Max Verstappen won the Formula 1 season this year and this time it was fair and square. Without triggering the unresolvable debate of how controversial his coronation as champion was in 2021, let's just admit that he has been indisputably quick this season.

Verstappen and his team, Red Bull, have managed to put a considerable amount of daylight between them and their close competitions from previous years - Mercedes and Ferrari. Remarkably, in the very early stages of the season this year, Verstappen had managed to win just one out of the three races, with two ending with a 'did not finish' (DNF) result for him.

Ferrari seemed surprisingly fast in those races with Charles Leclerc winning the remaining two. It seemed like the Ferraris were going to be a real threat to the reigning champion and his team. That turned out to be just a minor wrinkle for Red Bull to straighten out, once Verstappen managed to find his groove in his mighty RB18.

With three races still remaining on the calendar, Verstappen has flashed past everyone who thought the driver won by fluke in 2021. After a shaky start to the season in those first three races, Verstappen managed 14 podium finishes in the next 16 races, winning 12 of them.

A look back at this year's Formula 1 season, where the winner has already been decided, despite three races still remaining in the calendar, and what's to come next year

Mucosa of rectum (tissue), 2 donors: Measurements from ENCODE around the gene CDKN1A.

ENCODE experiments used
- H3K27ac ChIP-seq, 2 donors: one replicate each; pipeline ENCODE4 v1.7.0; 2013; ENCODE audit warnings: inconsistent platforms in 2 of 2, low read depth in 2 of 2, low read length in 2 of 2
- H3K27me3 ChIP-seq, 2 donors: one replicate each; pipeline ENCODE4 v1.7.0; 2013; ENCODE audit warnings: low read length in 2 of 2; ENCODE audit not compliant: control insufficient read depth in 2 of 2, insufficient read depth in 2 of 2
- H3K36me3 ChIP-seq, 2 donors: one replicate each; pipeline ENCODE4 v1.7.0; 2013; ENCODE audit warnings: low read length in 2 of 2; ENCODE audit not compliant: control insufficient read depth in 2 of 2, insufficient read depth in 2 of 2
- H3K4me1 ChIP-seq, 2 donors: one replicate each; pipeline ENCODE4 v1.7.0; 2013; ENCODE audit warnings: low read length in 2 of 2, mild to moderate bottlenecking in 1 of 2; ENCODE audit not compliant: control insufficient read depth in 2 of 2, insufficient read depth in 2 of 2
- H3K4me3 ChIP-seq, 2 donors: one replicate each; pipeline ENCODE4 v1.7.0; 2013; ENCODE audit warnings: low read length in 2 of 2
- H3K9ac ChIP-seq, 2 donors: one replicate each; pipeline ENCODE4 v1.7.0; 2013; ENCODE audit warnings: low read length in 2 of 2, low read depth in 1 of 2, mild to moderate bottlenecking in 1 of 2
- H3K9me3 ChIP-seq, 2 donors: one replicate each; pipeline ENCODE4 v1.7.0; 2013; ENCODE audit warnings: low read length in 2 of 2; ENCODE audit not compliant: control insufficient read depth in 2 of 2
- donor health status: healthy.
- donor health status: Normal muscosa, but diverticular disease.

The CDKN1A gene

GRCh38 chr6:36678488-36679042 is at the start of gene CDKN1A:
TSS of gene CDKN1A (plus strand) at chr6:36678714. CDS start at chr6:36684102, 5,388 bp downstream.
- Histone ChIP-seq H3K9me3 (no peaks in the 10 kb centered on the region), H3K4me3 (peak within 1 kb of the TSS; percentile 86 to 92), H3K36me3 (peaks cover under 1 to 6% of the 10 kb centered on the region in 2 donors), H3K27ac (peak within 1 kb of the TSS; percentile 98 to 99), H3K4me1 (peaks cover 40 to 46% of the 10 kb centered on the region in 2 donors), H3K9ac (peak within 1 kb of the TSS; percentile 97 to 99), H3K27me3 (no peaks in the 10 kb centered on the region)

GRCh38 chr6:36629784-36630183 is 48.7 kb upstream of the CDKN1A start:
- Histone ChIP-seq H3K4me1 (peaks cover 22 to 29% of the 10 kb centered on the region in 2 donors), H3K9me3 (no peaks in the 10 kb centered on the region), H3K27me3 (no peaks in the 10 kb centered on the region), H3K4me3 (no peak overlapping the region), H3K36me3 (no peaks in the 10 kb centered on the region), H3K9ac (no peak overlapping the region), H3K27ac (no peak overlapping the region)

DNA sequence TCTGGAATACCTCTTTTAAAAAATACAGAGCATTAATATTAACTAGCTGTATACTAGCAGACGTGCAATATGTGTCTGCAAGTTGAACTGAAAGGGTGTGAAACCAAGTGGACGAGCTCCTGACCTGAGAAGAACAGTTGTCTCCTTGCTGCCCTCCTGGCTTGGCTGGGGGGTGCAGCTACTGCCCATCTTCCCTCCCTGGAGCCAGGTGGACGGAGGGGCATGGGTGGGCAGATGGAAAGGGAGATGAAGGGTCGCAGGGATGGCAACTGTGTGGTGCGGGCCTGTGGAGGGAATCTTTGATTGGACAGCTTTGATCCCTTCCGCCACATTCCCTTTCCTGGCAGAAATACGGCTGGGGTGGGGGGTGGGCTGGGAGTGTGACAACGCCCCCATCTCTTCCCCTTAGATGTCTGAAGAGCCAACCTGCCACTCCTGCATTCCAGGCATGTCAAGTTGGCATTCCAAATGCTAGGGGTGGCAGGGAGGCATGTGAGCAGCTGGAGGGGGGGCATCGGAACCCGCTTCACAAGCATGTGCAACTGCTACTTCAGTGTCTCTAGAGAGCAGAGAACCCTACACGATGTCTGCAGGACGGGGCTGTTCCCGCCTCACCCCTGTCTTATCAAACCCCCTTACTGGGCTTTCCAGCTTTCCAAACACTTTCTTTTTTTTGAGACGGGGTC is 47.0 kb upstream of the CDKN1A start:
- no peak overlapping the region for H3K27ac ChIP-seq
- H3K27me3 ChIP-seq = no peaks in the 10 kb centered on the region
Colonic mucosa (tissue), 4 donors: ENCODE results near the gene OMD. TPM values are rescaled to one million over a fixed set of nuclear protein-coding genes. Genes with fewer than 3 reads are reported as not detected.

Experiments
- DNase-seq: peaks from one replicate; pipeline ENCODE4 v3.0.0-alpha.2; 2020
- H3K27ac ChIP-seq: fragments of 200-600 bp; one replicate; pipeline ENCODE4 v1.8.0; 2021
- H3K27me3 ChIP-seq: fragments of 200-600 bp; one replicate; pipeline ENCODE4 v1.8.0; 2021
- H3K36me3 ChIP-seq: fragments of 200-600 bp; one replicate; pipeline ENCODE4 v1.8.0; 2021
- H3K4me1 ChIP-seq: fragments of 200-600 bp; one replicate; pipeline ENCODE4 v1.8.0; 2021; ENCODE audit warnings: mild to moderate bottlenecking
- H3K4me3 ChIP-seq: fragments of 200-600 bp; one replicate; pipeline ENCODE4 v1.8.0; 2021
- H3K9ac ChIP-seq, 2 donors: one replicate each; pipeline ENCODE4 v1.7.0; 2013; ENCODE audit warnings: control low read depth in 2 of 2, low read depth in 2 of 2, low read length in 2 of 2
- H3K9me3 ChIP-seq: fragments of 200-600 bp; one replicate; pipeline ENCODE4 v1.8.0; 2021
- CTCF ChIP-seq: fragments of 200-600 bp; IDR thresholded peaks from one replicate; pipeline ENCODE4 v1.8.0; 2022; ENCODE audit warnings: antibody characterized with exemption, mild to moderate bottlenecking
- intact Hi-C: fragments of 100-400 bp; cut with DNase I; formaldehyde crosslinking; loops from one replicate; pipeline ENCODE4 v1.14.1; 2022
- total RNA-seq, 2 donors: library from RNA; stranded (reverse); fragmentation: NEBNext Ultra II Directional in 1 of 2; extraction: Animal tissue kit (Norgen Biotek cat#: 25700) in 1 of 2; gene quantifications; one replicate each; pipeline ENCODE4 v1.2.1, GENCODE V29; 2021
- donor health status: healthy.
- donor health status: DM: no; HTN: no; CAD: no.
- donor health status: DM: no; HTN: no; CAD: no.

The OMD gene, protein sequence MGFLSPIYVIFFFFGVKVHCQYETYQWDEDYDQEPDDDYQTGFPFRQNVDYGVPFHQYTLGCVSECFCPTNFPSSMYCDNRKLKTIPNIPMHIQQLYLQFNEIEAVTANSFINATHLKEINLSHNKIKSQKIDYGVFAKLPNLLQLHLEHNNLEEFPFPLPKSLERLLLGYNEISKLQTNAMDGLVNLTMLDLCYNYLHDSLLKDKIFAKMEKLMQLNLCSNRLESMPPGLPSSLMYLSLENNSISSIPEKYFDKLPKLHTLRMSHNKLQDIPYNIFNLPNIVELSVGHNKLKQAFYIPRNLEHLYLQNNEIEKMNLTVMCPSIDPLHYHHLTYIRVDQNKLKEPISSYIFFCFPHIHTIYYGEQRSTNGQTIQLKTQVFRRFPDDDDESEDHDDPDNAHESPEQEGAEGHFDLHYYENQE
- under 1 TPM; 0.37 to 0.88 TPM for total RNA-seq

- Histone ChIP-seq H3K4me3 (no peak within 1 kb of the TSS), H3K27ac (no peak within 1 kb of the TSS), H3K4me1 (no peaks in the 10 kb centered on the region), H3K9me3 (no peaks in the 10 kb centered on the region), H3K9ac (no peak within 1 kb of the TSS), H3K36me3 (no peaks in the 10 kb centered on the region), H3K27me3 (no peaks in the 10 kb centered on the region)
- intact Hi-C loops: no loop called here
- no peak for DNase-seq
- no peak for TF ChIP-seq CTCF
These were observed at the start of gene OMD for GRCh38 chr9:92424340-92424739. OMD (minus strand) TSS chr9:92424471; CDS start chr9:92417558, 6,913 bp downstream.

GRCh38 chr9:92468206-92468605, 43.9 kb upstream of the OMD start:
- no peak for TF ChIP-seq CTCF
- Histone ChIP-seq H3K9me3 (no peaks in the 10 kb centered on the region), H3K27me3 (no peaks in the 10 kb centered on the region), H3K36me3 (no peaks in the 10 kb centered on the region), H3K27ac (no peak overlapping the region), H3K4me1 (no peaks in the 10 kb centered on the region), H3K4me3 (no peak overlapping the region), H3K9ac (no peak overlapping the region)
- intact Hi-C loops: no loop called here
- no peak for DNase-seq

What a season his teammate, Sergio Perez has also had this year - perfectly complimenting the glory of his champion partner. He managed to win himself two of his own Grand Prix.

Meanwhile, it was a rather exasperating season for the Scuderia Ferrari, impacted by a laundry list of technical difficulties and blunders with their race strategies. As with Red Bull, Ferrari's season can be very distinctly split into two phases, performance-wise. The Scuderia were in contention with their closest rivals, the two Red Bulls, until the French Grand Prix in July.

During the early part of the season in Bahrain, Australia, Spain, Monaco, Azerbaijan and even at Red Bull's home Grand Prix in Austria, Ferrari was often quicker and it felt like this would be a close battle for the top this year. It eventually turned out quite the opposite. Ferrari had colossal reliability issues, with their gorgeous F1-75 contributing majorly to the ever-so-painful DNFs on race Sundays.

In 19 races this season, Leclerc failed to finish three while Carlos Sainz suffered with a piece of much tougher luck...

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